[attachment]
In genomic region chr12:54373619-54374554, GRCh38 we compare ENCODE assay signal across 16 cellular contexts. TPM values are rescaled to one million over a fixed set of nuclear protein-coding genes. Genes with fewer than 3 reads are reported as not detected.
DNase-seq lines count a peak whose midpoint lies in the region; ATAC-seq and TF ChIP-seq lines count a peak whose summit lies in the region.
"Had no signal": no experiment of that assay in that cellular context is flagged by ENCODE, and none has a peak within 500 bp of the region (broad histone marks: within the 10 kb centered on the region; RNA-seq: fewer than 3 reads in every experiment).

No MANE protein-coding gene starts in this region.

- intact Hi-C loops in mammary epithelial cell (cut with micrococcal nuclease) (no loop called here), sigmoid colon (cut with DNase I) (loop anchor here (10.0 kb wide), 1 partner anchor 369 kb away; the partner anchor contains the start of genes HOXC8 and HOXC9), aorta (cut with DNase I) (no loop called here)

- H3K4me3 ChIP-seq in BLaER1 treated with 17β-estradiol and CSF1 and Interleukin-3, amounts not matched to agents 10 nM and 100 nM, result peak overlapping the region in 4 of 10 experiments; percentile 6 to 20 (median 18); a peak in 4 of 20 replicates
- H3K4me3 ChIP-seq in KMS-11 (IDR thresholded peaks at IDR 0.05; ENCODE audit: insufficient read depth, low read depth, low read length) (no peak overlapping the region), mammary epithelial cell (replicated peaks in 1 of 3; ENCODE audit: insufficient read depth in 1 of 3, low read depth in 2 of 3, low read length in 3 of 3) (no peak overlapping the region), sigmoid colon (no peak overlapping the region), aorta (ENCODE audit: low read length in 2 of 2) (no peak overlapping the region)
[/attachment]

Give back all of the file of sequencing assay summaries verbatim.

In genomic region chr12:54373619-54374554, GRCh38 we compare ENCODE assay signal across 16 cellular contexts. TPM values are rescaled to one million over a fixed set of nuclear protein-coding genes. Genes with fewer than 3 reads are reported as not detected.
DNase-seq lines count a peak whose midpoint lies in the region; ATAC-seq and TF ChIP-seq lines count a peak whose summit lies in the region.
"Had no signal": no experiment of that assay in that cellular context is flagged by ENCODE, and none has a peak within 500 bp of the region (broad histone marks: within the 10 kb centered on the region; RNA-seq: fewer than 3 reads in every experiment).

No MANE protein-coding gene starts in this region.

- intact Hi-C loops in mammary epithelial cell (cut with micrococcal nuclease) (no loop called here), sigmoid colon (cut with DNase I) (loop anchor here (10.0 kb wide), 1 partner anchor 369 kb away; the partner anchor contains the start of genes HOXC8 and HOXC9), aorta (cut with DNase I) (no loop called here)

- H3K4me3 ChIP-seq in BLaER1 treated with 17β-estradiol and CSF1 and Interleukin-3, amounts not matched to agents 10 nM and 100 nM, result peak overlapping the region in 4 of 10 experiments; percentile 6 to 20 (median 18); a peak in 4 of 20 replicates
- H3K4me3 ChIP-seq in KMS-11 (IDR thresholded peaks at IDR 0.05; ENCODE audit: insufficient read depth, low read depth, low read length) (no peak overlapping the region), mammary epithelial cell (replicated peaks in 1 of 3; ENCODE audit: insufficient read depth in 1 of 3, low read depth in 2 of 3, low read length in 3 of 3) (no peak overlapping the region), sigmoid colon (no peak overlapping the region), aorta (ENCODE audit: low read length in 2 of 2) (no peak overlapping the region)